RUBIO TO INTRODUCE ACCREDITATION BILL, ALLOWING NONTRADITIONAL ED MODELS TO RECEIVE FEDERAL AID: Vox’s Libby Nelson reports: “Rubio’s plan to overhaul accreditation leaves the traditional system in place. But beside it, he’d set up another route for colleges and college-like programs to get access to federal financial aid. He will soon introduce a bill that would create a congressionally appointed panel to oversee ‘authorizers,’ alternatives to accrediting agencies that could approve both traditional colleges and startups. Programs would have to prove [their value,] meet benchmarks on graduation rates, pass rates on professional licensing tests, and employment rates after graduation. Programs that met the benchmarks for five years would be allowed to get access to a small portion of the federal Pell Grant program… Those with a shorter track record would get a smaller slice that increases over time if they continued to perform well. Programs would be required to put up matching funds to ensure that they weren’t depending on the government money to survive. Under Rubio’s bill, nontraditional programs could gain access to about $1.6 billion in federal Pell Grant money per year. Those programs could be things like… online courses that are meant to make it quicker or easier to get a degree and a job.”

VOX REPORTS ON RUBIO’S OWN COLLEGE EXPERIENCE: “When… Rubio arrived at Tarkio College… a small, little-known liberal arts college far away from Rubio’s hometown of Miami… What Rubio didn’t know was that Tarkio was in deep trouble. Less than two years later, it would close its doors for good, bankrupt, its reputation in tatters… The college… recruit[ed] students from homeless shelters and soup kitchens to participate… Tarkio’s student loan default rate had soared to a staggering 78 percent. Its president had resigned. Shortly after Rubio arrived, its accreditor put it on probation. The Education Department ordered it to return $22 million in misused grants. By the time Rubio took his first-semester finals, rumors were spreading that the college wouldn’t last much longer. He left a semester later for a Florida community college, alarmed about the future of football at Tarkio, the transferability of his credits, and the value of his eventual degree. By the time Rubio graduated from the University of Florida in 1993 and went on to law school, Tarkio was gone. It has almost vanished from Rubio’s story… Rubio’s higher education proposals spring from two underlying principles. The first is that higher education is an economic issue. The US is lagging behind other advanced countries in college graduation rates, and jobs in the future will require more education, not less… The second is a belief that higher education needs to be disrupted.” (Vox, August 28, 2015)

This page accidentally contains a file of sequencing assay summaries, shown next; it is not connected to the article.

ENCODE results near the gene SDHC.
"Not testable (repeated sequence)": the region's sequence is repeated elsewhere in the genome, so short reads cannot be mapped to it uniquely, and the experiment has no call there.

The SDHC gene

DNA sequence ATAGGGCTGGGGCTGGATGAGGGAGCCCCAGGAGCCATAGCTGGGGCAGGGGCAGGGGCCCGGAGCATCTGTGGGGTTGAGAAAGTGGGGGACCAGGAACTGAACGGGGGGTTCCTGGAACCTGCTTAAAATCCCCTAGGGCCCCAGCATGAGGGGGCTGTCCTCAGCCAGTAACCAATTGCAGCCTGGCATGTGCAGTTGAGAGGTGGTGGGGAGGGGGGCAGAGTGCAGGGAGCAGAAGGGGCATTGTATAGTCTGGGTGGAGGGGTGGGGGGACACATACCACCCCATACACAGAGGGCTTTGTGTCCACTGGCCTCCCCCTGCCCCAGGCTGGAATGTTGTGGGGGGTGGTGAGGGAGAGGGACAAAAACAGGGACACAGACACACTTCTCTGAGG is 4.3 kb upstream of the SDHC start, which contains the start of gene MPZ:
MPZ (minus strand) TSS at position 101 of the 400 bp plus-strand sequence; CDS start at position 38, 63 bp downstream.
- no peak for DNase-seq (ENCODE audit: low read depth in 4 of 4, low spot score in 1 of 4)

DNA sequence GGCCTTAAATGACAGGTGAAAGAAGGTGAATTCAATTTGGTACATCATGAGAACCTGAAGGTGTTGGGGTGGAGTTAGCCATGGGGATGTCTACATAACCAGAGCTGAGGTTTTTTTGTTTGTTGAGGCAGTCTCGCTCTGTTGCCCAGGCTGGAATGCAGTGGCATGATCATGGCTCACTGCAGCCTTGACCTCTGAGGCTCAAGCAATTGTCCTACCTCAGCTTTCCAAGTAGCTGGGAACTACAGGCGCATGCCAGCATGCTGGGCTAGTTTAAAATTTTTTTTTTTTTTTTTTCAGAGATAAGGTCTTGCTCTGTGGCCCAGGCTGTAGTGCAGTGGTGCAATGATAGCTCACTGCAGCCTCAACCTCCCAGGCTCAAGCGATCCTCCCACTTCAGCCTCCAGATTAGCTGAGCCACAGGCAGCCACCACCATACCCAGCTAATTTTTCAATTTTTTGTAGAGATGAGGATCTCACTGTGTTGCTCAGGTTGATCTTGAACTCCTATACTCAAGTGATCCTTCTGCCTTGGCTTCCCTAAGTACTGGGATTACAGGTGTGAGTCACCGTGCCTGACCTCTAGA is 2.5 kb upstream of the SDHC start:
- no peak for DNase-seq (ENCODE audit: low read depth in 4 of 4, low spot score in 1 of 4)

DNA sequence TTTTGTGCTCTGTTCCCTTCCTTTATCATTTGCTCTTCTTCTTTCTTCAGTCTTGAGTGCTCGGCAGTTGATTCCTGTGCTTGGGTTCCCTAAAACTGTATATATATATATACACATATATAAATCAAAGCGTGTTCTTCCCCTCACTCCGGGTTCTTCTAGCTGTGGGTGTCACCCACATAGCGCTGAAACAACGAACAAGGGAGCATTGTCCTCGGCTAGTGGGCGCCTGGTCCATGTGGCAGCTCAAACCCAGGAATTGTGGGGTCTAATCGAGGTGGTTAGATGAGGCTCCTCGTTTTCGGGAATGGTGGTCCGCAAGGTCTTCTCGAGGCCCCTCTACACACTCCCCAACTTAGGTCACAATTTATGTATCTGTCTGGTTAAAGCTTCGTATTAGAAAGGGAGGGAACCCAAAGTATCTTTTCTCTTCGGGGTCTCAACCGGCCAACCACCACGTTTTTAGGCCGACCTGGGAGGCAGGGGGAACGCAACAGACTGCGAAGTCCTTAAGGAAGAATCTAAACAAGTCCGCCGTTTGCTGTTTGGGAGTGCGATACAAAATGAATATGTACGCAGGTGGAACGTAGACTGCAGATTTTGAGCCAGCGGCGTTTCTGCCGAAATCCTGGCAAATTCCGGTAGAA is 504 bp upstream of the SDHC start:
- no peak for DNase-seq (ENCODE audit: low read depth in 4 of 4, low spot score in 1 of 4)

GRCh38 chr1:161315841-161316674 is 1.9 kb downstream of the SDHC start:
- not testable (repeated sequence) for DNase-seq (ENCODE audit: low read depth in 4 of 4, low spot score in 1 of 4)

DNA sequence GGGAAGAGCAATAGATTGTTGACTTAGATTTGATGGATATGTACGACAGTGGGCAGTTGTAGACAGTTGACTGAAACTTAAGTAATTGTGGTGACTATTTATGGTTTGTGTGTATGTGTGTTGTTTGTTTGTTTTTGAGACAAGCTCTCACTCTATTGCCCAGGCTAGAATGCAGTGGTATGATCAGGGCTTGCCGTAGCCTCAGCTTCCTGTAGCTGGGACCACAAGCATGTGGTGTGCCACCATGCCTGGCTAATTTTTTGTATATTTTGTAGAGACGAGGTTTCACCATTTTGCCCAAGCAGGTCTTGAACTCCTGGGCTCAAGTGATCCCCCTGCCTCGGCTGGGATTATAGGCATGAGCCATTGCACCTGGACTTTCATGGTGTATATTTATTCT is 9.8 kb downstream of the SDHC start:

MEASURING UP MILLENNIALS: A new national Quinnipiac poll finds Secretary Clinton topping all her Republican rivals among registered Millennial voters, outperforming Sanders and Biden in matchups against Bush and Rubio — and holds nearly the same lead over Trump as both Sanders and Biden. Here is how the candidates stack up against one another:
Clinton 49, Bush 30 (C+19)
Clinton 51, Rubio 34 (C+17)
Clinton 53, Trump 32 (C+20)
Biden 48, Bush 35 (Bi+13)
Biden 45, Rubio 37 (Bi+8)
Biden 53, Trump 32 (Bi+21)
Sanders 48, Bush 33 (S+15)
Sanders 45, Rubio 36 (S+9)
Sanders 50, Trump 29 (S+21)
Clinton 48, Bush 22, Trump 20 (C+26)


College Calculus, The New Yorker, John Cassidy

Opinion: CliffsNotes for Credit, Inside Higher Ed, Daniel F. Sullivan